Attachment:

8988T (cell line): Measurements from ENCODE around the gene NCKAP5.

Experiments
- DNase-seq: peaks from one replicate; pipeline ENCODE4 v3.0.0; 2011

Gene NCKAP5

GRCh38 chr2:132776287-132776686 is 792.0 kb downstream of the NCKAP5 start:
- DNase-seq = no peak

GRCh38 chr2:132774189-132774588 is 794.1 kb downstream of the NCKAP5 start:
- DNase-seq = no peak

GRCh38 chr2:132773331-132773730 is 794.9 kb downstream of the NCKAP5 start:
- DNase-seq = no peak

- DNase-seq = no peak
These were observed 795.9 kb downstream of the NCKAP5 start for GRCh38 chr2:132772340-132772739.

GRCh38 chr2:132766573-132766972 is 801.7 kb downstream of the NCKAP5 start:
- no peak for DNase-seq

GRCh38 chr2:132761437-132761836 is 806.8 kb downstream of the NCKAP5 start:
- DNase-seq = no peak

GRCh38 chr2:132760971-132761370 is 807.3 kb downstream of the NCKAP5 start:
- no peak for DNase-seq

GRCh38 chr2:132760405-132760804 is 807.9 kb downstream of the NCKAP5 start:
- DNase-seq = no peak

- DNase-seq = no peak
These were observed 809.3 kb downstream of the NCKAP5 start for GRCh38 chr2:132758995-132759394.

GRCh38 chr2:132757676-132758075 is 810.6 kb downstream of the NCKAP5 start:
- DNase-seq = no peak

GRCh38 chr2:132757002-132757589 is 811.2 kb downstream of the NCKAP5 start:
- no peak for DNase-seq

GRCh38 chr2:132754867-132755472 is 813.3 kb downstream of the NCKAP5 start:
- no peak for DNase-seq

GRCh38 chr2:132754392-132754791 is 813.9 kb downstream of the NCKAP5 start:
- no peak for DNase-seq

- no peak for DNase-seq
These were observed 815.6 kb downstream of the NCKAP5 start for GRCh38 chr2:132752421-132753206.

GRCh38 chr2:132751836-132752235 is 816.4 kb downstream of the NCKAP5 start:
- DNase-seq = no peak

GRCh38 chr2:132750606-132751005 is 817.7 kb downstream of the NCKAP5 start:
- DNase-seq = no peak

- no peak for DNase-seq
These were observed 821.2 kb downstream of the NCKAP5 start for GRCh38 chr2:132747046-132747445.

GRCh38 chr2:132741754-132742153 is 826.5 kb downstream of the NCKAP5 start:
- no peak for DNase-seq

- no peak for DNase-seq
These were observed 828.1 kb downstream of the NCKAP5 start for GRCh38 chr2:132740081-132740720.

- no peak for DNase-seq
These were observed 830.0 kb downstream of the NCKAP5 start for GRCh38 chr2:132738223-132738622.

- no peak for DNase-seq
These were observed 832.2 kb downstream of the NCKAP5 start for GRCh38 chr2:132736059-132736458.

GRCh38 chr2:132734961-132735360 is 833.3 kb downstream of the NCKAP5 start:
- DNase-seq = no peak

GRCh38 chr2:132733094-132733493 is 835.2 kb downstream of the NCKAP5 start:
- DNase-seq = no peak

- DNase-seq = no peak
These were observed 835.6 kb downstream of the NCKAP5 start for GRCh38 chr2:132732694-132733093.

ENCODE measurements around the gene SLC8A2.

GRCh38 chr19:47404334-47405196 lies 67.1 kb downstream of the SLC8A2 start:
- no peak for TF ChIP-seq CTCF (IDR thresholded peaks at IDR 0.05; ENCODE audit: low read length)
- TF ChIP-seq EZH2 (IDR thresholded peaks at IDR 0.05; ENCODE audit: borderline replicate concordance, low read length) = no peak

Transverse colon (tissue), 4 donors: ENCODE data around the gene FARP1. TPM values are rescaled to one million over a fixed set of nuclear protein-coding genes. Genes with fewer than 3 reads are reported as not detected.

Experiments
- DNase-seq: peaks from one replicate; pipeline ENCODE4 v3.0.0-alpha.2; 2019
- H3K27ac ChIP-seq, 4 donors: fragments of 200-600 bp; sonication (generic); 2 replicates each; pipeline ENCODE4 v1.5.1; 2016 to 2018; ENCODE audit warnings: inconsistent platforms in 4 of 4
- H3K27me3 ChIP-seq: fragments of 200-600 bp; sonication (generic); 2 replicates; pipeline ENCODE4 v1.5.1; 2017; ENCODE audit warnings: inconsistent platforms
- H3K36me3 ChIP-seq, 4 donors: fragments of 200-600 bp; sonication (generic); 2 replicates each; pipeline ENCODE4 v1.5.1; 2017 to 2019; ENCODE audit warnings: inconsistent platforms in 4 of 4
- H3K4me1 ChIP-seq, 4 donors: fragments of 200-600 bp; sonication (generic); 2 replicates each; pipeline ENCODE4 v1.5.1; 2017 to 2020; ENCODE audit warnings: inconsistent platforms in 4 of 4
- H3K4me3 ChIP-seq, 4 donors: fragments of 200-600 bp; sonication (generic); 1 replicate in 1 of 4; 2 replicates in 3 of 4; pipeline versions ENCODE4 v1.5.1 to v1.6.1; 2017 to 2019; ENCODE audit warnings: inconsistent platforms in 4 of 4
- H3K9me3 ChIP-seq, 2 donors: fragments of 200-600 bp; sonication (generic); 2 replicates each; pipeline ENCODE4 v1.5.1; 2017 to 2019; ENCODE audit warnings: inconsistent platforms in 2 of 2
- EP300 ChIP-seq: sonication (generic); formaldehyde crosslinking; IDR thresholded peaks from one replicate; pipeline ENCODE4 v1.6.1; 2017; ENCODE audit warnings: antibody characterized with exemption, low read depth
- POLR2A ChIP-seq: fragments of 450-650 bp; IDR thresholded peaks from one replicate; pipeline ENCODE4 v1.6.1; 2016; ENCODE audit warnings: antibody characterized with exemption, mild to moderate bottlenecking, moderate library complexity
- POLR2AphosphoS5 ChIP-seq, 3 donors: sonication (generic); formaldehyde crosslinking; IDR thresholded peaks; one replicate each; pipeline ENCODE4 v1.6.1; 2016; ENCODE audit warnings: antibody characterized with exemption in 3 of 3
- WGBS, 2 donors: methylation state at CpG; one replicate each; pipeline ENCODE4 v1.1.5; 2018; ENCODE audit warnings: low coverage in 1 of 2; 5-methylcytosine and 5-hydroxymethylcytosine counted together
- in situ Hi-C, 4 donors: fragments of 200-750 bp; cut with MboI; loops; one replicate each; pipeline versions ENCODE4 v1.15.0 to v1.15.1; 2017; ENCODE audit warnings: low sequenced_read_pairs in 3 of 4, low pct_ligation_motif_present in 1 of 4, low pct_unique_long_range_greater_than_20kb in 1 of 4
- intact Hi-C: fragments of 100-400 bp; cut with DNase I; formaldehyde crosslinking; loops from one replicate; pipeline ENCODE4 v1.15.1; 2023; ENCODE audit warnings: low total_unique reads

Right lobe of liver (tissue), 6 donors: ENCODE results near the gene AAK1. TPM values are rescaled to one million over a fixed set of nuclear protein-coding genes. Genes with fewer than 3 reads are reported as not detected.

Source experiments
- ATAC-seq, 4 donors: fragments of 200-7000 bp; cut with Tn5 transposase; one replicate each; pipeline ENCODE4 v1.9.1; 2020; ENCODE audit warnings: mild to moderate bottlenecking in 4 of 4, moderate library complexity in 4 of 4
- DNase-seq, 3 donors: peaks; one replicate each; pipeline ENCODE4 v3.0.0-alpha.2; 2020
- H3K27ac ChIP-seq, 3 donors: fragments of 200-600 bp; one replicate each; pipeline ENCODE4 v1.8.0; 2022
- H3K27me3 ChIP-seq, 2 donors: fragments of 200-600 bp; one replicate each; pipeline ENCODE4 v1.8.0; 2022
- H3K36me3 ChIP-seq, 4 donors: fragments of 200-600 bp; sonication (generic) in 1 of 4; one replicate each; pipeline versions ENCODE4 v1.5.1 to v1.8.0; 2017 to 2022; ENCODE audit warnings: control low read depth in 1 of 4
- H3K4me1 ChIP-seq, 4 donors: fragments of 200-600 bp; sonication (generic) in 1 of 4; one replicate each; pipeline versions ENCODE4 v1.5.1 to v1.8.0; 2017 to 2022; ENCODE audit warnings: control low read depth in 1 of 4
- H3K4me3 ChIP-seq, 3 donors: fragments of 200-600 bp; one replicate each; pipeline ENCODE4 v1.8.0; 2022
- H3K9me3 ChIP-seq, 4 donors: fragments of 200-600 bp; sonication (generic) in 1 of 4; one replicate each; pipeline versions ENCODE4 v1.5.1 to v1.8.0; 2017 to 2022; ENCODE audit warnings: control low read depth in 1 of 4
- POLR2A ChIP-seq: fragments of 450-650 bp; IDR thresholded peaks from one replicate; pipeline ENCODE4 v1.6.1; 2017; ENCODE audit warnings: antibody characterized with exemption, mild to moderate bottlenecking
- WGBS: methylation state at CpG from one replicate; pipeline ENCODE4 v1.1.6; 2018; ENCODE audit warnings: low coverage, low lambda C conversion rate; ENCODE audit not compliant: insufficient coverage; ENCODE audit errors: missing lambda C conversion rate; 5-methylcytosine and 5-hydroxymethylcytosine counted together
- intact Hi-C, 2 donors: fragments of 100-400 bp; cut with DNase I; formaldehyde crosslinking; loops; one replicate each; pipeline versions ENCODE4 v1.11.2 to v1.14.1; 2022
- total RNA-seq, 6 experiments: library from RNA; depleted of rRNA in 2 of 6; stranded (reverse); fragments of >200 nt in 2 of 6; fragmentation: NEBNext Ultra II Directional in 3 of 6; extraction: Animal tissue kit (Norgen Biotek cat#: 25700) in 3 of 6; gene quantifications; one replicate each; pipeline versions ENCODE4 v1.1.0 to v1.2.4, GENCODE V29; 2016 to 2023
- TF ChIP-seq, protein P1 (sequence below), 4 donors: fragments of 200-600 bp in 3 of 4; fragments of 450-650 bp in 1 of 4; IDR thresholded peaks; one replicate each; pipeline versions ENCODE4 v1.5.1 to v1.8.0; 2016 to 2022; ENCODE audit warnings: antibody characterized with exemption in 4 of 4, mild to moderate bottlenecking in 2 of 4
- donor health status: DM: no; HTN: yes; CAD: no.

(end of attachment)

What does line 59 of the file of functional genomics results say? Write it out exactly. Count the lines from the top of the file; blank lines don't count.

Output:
- DNase-seq: peaks from one replicate; pipeline ENCODE4 v3.0.0-alpha.2; 2019